Overview

Note: This documentation is for the old 0.2.0 version of A-Frame. Check out the documentation for the current 0.6.0 version

A-Frame is a open-source framework for creating 3D and virtual reality experiences on the web. It was built by the MozVR team to more quickly prototype WebVR experiences as we asked ourselves “what would the virtual reality on the web look like?”. Just as today on the web, we click on links to jump from page to page, one day we will walk through portals to jump from world to world. And to have worlds to jump between, we need WebVR content. Unfortunately, there are only a handful of WebGL developers in the world, but there are millions of web developers, web designers, and 3D artists. A-Frame puts VR content creation into hands of everyone. A “Hello World” A-Frame scene might look like:

<html>
<head>
<script src="https://aframe.io/releases/0.2.0/aframe.min.js"></script>
</head>
<body>
<a-scene>
<a-box color="#6173F4" width="4" height="10" depth="2"></a-box>
<a-collada-model src="monster.dae" position="-1 0.5 1" rotation="0 45 0 "></a-collada-model>
<a-image src="fox.png"></a-image>
<a-sky color="#ECECEC"></a-sky>
</a-scene>
</body>
</html>

A-Frame allows us to create VR scenes that works across desktop, the Oculus Rift, and mobile with just HTML. We can drop in the library and have a VR scene running in just a few lines of markup. Since it based on HTML, we can manipulate scenes with JavaScript like we would with normal HTML elements, and we can continue using our favorite JavaScript libraries and frameworks (e.g., d3, React). But the key factor is that A-Frame introduces the entity-component-system pattern, a pattern commonly used in 3D and game development, to HTML for composability, extensibility, and flexibility. If we are to bring 3D to the web, we need to adopt existing patterns from the industry. The scene in the example above actually uses convenience elements; at A-Frame’s core, it translates to:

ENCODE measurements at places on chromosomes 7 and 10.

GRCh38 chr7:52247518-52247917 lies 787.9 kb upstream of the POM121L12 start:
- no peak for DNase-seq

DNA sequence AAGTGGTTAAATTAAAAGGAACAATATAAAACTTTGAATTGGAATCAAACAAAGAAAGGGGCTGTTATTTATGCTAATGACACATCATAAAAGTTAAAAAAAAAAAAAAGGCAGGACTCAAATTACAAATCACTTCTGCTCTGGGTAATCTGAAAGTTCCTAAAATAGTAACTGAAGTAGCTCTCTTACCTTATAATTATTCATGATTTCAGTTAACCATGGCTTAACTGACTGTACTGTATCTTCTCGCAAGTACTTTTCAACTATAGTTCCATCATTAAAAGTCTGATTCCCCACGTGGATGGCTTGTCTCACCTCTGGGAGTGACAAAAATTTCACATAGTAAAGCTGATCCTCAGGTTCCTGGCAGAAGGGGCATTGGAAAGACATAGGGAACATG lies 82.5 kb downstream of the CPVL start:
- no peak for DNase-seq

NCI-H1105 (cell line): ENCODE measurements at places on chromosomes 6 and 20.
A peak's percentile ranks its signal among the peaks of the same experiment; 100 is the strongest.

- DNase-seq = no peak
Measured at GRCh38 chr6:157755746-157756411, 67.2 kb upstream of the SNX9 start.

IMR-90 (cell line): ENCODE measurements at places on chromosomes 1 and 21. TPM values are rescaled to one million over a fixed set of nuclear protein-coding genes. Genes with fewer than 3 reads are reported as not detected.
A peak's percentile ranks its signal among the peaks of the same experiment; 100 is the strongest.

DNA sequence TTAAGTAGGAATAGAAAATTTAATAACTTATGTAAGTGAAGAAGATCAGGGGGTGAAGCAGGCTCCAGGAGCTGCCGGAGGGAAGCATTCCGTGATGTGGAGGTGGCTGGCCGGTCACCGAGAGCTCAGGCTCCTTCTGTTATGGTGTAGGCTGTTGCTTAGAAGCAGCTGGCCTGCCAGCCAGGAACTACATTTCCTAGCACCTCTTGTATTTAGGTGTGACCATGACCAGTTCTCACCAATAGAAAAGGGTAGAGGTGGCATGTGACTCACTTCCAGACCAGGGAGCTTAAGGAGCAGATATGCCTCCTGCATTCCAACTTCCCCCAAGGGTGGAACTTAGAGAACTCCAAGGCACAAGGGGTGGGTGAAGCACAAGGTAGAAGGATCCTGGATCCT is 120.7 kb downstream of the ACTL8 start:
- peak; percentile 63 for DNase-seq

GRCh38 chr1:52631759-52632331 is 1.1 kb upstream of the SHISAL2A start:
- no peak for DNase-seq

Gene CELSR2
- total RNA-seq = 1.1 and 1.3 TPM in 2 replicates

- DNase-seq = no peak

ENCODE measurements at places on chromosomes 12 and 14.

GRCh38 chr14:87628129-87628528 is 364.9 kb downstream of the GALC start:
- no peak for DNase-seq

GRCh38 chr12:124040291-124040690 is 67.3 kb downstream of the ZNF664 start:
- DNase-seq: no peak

<html>
<body>
<a-scene>
<a-entity geometry="primitive: box; depth: 1; height: 1; width: 1"
material="color: #4CC3D9"
position="-1 0.5 1" rotation="0 45 0"></a-entity>
<a-entity collada-model="monster.dae"></a-entity>
<a-entity geometry="primitive: plane" material="src: url(fox.png)"></a-entity>
<a-entity geometry="primitive: sphere; radius: 5000"
material="color: #EF2D5E"
scale="-1 1 1"></a-entity>
</a-scene>
</body>
</html>

Under the hood, A-Frame is built on top of Custom Elements and is powered by three.js. Although A-Frame at first looks like only a handful of custom HTML elements like <a-cube>, A-Frame at its heart is a entity-component-system-based three.js framework with a DOM interface. Everything in an A-Frame scene is an entity which we plug components into in order to compose appearance, behavior, and functionality. This allows experienced developers share reusable components that other developers can drop into their scene and use immediately. The scene above looks needlessly verbose, but we see its true power when we’re able to attach and compose appearance and behavior at whim:

<html>
<body>
<a-scene>
<!-- Configure entity object by adding more components. -->
<a-entity geometry="primitive: box; depth: 1; height: 1; width: 1"
material="color: #4CC3D9"
position="-1 0.5 1" rotation="0 45 0"
physics="boundingBox: 1 1 1; mass: 2"
explode="on: collide"
template="src: butterflies.template; type: nunjucks"
speech-controls="trigger: siri"></a-entity>
<a-entity collada-model="monster.dae"></a-entity>
<a-entity geometry="primitive: plane" material="src: url(fox.png)"></a-entity>
<a-entity geometry="primitive: sphere; radius: 5000"
material="color: #EF2D5E"
scale="-1 1 1"></a-entity>
</a-scene>
</body>
</html>

Read through the documentation front-to-back for more details, and if you have any questions, join the other hundreds of developers on Slack! Welcome to the future of the web.

Check out awesome things that people have done with A-Frame.